Brand new images of the ill-fated titanic may shed new light on how the iconic liner sank more than a century ago. For the first time a full-sized digital scan of the ship liner’s wreckage, which lies 12,500 feet below water on the floor of the Atlantic Ocean, has been developed using deep sea mapping
On April 15, 1912 the liner struck an iceberg during its ill-fated maiden voyage. Since then the wreck has sparked the imagination of people worldwide. Roughly 70% of the ship’s passengers and crew died in the icy waters, and these new scans may help to provide insight into exactly what happened on that deadly voyage.
Magellan Ltd, a deep-sea mapping company, in partnership with Atlantic Productions, a London-based company developed the scans last year. Anthony Geffen, the CEO of Atlantic Production had this to say via CBS News:
“I felt there was something much bigger here that we could get from the Titanic. If we could scan it, if we could capture in all its detail… we could find out how it sank and how the different parts of the boat fell apart and we can find a lot of personal stories down there as well.”
The first full-sized digital scan of the Titanic has been created using deep-sea mapping.
It provides a unique 3D view of the entire ship, enabling it to be seen as if the water has been drained away.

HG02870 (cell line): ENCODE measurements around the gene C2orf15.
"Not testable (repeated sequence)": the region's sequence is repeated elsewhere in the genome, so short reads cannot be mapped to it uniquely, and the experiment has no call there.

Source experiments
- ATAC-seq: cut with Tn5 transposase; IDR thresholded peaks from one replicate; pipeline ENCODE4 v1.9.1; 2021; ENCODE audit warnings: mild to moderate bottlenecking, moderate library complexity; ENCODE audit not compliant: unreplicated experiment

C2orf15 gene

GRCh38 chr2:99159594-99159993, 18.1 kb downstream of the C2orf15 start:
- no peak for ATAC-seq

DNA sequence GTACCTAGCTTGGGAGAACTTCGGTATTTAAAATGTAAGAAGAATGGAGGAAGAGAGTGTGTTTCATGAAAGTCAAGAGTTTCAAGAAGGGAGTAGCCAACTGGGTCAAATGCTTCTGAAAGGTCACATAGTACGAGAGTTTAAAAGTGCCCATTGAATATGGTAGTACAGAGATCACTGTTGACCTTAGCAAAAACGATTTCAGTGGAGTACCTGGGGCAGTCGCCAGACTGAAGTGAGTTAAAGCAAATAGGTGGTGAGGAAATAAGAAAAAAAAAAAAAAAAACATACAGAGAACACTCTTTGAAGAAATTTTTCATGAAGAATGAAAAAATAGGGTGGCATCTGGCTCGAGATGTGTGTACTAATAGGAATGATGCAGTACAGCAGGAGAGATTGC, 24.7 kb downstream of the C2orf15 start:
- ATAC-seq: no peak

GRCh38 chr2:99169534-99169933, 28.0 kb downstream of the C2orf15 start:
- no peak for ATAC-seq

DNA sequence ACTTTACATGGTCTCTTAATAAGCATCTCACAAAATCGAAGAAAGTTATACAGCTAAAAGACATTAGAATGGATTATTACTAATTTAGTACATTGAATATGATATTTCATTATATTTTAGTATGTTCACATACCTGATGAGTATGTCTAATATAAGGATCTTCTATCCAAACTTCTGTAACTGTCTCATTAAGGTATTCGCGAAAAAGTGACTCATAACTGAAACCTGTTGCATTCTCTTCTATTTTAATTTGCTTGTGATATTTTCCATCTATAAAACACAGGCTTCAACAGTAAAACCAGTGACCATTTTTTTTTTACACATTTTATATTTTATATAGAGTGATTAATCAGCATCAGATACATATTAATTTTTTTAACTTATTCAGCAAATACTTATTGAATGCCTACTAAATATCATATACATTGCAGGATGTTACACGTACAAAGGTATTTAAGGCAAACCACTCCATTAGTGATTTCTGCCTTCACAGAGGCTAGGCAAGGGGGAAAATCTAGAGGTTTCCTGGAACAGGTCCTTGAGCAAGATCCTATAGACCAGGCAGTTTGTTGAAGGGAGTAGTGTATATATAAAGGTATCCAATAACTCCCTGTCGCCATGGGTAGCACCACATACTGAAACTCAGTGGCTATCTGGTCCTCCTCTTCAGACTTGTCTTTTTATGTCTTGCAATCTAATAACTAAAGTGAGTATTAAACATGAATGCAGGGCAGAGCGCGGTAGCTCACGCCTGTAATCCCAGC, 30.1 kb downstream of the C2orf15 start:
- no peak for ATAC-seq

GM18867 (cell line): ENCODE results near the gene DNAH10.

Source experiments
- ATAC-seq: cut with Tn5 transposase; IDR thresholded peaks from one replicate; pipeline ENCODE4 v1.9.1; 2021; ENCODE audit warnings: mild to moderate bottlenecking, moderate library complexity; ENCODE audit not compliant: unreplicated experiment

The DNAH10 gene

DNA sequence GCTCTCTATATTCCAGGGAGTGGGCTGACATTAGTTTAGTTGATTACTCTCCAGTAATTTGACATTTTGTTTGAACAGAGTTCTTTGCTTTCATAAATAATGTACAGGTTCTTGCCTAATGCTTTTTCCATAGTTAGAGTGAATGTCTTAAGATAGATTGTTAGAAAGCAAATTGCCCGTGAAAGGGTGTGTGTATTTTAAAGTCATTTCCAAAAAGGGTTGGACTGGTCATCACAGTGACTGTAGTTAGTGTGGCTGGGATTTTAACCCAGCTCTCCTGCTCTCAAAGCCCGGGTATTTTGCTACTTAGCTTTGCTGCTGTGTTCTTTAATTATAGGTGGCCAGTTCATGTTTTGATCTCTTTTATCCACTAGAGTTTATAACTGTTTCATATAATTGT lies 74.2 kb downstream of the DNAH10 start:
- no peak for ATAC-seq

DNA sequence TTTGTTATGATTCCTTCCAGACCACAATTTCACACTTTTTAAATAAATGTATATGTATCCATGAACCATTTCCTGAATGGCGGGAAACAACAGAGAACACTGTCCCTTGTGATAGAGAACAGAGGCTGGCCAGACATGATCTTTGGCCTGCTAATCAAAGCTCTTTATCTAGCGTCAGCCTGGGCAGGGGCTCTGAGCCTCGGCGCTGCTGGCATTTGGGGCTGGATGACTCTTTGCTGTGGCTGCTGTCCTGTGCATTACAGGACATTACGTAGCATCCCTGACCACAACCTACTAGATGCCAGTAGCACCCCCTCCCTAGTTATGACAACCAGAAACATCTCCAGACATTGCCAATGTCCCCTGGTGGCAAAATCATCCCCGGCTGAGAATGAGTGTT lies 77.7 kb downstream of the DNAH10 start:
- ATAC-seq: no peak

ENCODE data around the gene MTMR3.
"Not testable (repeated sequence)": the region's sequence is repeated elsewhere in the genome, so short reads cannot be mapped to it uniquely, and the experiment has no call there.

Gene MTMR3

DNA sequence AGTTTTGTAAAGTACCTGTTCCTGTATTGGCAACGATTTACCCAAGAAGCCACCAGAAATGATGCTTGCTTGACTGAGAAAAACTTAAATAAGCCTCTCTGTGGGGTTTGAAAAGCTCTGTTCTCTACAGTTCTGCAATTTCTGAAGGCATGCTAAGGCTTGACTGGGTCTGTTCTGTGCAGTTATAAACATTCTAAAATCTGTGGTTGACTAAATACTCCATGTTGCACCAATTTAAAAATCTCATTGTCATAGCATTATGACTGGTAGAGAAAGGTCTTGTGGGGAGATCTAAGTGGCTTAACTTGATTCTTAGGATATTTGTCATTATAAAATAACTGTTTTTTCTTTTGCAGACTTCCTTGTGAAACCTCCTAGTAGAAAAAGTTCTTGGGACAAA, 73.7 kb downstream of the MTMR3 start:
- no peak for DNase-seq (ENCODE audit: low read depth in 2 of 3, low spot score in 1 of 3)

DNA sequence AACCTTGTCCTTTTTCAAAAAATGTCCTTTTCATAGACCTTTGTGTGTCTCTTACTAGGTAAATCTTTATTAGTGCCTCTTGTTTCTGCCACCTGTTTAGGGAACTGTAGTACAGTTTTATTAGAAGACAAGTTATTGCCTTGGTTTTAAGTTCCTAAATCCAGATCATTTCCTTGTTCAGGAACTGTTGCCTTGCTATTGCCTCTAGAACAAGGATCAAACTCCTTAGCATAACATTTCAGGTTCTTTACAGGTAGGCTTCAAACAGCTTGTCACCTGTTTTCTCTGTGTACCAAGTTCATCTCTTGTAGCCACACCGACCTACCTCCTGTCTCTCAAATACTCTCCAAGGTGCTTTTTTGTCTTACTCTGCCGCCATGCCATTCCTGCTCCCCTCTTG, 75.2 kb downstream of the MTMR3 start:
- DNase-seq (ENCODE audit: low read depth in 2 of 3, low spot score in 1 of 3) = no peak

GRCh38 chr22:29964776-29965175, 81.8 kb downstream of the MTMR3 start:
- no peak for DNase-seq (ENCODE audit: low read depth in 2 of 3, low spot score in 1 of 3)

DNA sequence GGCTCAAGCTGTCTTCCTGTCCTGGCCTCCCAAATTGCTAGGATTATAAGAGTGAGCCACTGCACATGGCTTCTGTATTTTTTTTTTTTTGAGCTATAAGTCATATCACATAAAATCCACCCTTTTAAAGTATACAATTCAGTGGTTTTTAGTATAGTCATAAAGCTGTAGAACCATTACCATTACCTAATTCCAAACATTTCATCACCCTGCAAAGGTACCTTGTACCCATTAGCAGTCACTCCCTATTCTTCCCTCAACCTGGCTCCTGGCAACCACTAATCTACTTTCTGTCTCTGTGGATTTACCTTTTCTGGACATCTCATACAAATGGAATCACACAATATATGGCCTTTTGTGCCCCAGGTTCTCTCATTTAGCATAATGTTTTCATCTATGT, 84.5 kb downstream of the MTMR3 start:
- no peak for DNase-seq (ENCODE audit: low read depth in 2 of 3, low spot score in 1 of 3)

The hope is that this will shed new light on exactly what happened to the… pic.twitter.com/rT8imgnAmB
— Ticia Verveer (@ticiaverveer) May 17, 2023
The scan is three-dimensional, and pictures the boat as if there was no water. Previous expeditions were only able to take video or still photos of the wreckage. The company mapping the ship, Magellan Ltd, had a different approach to the project.
Small submersibles boats, remotely controlled by a team on board a specialist ship, spent more than 200 hours analyzing the entirety of the wreck. The team took more than 700,000 pictures from every angle, creating an exact 3D reconstruction of the boat.
All of the painstaking work and detail led to a stunning view of the wreckage, and a sobering reminder of the loss of life.
The rust-colored wreckage lies in two parts, with the bow and the stern separated by over 2,600 feet in opposite directions. A huge field of debris surrounds the broken vessel.
The iconic bow remains instantly recognizable despite lying underwater for over a century.
In the debris surrounding the ship, lies miscellaneous items including ornate metalwork from the ship, statues and unopened champagne bottles.
There are also personal possessions, including dozens of shoes.
Considering how long the ship has sat at the bottom of the ocean, 111 years, it is nothing short of miraculous that so much detail is still able to be seen. The removal of the water aspect from the 3d mapping has made so much more detail available, all the way down to serial numbers on a propeller.
However, nothing lasts forever, and researchers are concerned that the wreckage will be gone in a few short years, lost to time.
“What we now have for the historical record is, before it falls apart, literally a record of everything to do with the wreck of the Titanic, which will be around forever,” he said.
Indeed, eventually the Titanic wreckage will be no ore than a memory, but at least there now is a solid vision of what it looks like, and perhaps more answers as to what went wrong.
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